Win Lessons With Some Serious Players

GruvGear, a company that makes hand trucks and other gig related equipment is running a sweepstakes where bass players can win a lesson with various GruvGear endorsers.

They have assembled a serious rogues gallery of killer players to give lessons - Ray Reindau, Damian Erskine, Todd Johnson, David Dyson, Anthony Wellington, Norm Stockton and Derrick Murdock.

Dang. Thats like the Bass A-team. Here at Basso, some of these names are very well known and have been given the coveted seal of Basso Mucho Approvo.

You don't get lessons with ALL of them, geez. Greedy. Each week they pick a new winner and a specific player gives the lesson that week. If you are local to that teacher, you can do a face-to-face, but they will also do Skype lessons for remote teaching.

Sign-ups begin tomorrow, and the first teacher up is Anthony Wellington.

Check out the link below for dates and which teachers are scheduled for each week.

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Brian Beller On Bass

Mr. Beller has released a new live record and also recently posted his entire catalog up on Bandcamp.

Beller has played with some scary, scary, people in the past - Dwezil Zappa, Steve Vai, Mike Keneally (also on his new album) and probably a bunch of others who are equally terrifying.

If you like rock-y, (but not dumb) fusion-y, (yet not wanky at all) grooves that have gritty yet sophisticated bass playing, go check out his new album "Wednesday Night Live". It covers a lot of ground, has a high ridiculoso content and will keep you listening for a while.

Basso Approved!



Daily Licking 038: JB Blues Progression

Here is a jazz-ed up blues progression that Jeff Berlin uses in his book on chord tones.

There are two versions of the audio, one at a tempo ridiculoso of 200 bpm, and one at a human tempo of 120 bpm.

Same drill as before, these are mp3s that play 5 times through the progression (so 60 measures total), but they are loopable so if you play them in any app that allows looping (and is any good at it) it will keep going and going.

I use Quicktime player, it works great, its free, and it's already on your machine if you have a Mac.

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Blues at 120 bpm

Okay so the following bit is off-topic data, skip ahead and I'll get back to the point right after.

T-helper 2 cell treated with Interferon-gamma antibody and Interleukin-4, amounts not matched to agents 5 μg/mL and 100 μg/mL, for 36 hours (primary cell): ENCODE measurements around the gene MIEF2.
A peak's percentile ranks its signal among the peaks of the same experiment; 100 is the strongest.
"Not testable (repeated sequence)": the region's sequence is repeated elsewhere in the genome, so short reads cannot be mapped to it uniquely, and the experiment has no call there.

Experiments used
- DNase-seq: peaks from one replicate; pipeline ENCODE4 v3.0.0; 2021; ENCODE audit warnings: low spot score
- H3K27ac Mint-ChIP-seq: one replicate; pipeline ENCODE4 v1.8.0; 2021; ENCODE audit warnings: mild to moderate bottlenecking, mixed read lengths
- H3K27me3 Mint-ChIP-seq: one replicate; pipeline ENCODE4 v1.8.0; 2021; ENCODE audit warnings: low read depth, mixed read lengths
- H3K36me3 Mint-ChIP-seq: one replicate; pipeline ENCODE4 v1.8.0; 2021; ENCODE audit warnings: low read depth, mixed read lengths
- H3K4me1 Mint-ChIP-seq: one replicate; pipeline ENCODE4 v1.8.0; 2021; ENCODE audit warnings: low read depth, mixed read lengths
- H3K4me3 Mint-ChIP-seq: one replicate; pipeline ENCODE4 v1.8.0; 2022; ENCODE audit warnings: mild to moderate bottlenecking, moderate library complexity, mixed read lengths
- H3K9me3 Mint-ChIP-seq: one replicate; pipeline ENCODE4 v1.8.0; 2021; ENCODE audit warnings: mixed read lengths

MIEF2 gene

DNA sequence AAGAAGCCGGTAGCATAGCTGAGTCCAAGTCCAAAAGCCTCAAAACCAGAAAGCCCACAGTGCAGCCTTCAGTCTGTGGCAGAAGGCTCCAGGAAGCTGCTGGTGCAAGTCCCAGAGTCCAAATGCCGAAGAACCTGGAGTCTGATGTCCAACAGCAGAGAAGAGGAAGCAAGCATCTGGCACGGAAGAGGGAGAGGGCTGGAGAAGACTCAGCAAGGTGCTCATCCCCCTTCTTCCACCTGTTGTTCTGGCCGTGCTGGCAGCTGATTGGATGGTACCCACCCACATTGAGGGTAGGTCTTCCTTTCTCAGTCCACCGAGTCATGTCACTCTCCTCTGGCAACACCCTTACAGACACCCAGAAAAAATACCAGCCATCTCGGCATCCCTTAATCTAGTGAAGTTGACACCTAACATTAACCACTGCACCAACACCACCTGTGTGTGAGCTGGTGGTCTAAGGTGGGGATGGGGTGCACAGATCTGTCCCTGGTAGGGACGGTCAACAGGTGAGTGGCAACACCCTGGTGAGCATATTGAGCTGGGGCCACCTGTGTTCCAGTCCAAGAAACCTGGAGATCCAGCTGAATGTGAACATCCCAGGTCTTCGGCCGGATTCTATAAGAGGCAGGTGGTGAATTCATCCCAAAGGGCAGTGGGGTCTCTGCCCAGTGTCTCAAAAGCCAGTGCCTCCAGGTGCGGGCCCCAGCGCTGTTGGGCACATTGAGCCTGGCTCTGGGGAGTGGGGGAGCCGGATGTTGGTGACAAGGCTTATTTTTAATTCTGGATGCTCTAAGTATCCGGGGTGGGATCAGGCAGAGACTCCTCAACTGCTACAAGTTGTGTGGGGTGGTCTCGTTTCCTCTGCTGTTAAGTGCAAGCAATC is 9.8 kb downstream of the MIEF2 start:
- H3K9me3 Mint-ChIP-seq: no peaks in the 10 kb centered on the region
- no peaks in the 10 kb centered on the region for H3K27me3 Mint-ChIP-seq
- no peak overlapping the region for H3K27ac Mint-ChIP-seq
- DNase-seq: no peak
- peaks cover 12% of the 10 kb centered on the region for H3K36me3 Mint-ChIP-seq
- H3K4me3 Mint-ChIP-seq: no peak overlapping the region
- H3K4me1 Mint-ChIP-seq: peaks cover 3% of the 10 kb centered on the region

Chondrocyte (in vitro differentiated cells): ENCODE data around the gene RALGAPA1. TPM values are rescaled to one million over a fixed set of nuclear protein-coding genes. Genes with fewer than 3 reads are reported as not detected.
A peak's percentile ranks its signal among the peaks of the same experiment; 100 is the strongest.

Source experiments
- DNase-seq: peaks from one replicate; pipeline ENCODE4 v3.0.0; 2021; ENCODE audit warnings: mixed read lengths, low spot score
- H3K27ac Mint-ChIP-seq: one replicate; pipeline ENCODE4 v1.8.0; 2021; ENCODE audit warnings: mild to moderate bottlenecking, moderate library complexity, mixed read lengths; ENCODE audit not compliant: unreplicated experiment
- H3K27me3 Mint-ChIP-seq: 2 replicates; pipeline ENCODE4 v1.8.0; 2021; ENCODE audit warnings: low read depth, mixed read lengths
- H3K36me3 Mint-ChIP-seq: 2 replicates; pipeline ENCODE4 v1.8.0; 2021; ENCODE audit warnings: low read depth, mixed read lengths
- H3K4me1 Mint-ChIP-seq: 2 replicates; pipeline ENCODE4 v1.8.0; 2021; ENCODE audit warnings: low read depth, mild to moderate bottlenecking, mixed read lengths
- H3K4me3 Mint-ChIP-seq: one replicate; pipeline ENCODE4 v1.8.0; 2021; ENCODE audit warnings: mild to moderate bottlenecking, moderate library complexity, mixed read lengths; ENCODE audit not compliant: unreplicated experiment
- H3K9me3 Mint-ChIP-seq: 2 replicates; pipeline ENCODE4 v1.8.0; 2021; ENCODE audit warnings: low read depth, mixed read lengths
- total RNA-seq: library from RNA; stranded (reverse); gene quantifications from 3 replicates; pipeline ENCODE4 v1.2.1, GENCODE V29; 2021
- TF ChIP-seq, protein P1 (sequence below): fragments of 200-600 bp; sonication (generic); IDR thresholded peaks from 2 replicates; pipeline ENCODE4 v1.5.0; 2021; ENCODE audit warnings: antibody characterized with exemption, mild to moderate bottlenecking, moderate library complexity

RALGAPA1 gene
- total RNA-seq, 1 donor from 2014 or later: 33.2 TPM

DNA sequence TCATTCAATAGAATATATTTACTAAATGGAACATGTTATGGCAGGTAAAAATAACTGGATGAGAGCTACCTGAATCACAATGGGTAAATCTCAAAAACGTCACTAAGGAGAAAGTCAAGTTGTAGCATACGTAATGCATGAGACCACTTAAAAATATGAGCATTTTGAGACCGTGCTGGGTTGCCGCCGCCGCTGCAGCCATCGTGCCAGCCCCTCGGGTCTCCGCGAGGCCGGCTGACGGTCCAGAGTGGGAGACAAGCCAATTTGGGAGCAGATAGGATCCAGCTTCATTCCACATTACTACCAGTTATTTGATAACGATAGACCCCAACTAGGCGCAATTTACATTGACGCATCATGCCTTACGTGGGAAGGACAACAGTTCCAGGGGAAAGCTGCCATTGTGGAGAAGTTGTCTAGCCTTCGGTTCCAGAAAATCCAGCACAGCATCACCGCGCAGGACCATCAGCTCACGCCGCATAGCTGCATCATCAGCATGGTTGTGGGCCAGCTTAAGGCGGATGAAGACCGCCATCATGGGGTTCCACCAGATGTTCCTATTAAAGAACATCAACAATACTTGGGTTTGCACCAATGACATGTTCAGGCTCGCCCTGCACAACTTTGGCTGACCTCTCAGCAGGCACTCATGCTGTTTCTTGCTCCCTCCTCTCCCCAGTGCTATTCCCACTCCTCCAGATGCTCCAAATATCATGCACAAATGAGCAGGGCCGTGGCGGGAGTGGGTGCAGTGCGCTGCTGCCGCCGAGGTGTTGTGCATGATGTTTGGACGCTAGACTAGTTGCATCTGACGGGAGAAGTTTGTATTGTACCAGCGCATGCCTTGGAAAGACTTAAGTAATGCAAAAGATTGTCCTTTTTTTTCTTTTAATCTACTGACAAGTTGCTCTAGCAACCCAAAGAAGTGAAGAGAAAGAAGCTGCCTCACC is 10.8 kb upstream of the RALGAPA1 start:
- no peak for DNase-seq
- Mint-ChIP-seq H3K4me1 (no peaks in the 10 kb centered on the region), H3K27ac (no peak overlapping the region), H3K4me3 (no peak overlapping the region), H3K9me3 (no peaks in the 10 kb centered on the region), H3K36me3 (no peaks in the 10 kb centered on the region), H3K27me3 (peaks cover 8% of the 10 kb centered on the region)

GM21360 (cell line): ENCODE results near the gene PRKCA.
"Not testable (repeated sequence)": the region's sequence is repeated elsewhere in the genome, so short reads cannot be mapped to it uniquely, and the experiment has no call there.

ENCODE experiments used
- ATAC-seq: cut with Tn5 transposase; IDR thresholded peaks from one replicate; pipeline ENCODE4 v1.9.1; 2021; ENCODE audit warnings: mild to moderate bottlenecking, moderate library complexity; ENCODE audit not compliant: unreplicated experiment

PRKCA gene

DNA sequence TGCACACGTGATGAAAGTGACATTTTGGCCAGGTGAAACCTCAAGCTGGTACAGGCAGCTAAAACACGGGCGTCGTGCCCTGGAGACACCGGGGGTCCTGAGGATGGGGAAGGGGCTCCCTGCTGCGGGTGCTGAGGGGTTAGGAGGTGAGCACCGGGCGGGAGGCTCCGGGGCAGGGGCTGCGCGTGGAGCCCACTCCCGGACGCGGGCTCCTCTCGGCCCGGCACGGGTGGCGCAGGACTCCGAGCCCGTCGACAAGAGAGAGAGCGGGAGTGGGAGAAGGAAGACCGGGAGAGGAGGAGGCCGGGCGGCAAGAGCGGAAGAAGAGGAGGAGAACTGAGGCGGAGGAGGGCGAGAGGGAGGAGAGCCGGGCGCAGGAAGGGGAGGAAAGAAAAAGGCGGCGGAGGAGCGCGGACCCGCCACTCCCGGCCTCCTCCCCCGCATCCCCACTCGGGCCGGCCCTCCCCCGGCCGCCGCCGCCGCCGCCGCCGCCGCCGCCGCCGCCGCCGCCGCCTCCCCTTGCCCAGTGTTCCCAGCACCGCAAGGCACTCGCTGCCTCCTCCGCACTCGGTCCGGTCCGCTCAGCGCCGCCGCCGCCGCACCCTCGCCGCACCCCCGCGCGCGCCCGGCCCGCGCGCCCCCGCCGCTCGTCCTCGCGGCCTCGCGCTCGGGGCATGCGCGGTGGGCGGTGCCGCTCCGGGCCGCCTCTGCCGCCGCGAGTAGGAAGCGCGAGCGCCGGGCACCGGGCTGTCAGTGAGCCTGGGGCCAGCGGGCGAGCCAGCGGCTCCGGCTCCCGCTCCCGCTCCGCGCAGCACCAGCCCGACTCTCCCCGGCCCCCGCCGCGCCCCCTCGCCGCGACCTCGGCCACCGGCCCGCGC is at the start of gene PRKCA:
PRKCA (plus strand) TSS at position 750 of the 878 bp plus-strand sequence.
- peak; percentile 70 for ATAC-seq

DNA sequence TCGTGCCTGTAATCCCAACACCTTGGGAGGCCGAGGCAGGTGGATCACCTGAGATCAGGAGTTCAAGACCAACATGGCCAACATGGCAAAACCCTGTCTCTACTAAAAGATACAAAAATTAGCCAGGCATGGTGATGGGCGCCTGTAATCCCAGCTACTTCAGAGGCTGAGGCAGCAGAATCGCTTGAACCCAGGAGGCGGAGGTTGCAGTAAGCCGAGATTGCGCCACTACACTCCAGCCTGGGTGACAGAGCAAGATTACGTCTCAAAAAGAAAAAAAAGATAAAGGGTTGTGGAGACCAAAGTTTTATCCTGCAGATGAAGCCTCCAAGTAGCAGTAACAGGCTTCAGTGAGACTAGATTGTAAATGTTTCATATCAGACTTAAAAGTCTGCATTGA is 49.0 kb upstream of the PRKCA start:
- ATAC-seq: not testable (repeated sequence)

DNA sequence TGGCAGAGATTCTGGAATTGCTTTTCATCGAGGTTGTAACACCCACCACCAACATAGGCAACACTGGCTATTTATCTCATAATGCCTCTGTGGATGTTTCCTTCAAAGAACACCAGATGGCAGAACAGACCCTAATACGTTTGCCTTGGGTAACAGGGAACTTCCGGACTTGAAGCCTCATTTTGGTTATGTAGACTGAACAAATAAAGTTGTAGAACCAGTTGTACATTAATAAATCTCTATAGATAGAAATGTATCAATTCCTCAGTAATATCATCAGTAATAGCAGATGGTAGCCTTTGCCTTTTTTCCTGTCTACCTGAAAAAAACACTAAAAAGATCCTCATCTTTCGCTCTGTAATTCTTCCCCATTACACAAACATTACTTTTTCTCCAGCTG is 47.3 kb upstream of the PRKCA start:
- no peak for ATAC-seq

Blues at 200 bpm


There are some extra juicy chords in this progression, some might look a little strange if you are used to playing the standard 3-chord I-IV-V blues. There are a bunch of extra dominant chords for the turnaround, a couple diminished chords sprinkled here and there, and even a fancy little thing called a tri-tone sub.

This tri-tone sub character shows up in measure 4, it is that E7, right after the Bb7 and right before the Eb7.
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Here is the idea behind this crazy thing - the most important notes (other than the root) of any chord are the third and the seventh, because those are the notes that give away what type of chord it is, either major, minor, dominant, whatever. So those notes matter the most and the rest are somewhat secondary. There are a lot of piano players that don't even play the root sometimes, they just leave it out.

Now for the wild part: these two different chords, the Bb7 and the E7 have exactly the same third and seventh, they are just switched!. So that means if one were sneaky one could actually use one in place of the other if one wanted to make things sound a little more interesting. Check it out.

If we were going to follow the "rules" we would put a Bb (and lets just go ahead and make it a dominant since this is a blues shall we?) in front of the Eb, so we would get Bb7 to Eb7, or V to I. And that is how measure 4 starts, with a Bb7. So far so good. But then comes this E7. Huh?

Since you are a chord spelling master, you can peer into this mystery to see what notes make up both of these two chords in measure 4, the Bb7 and the E7.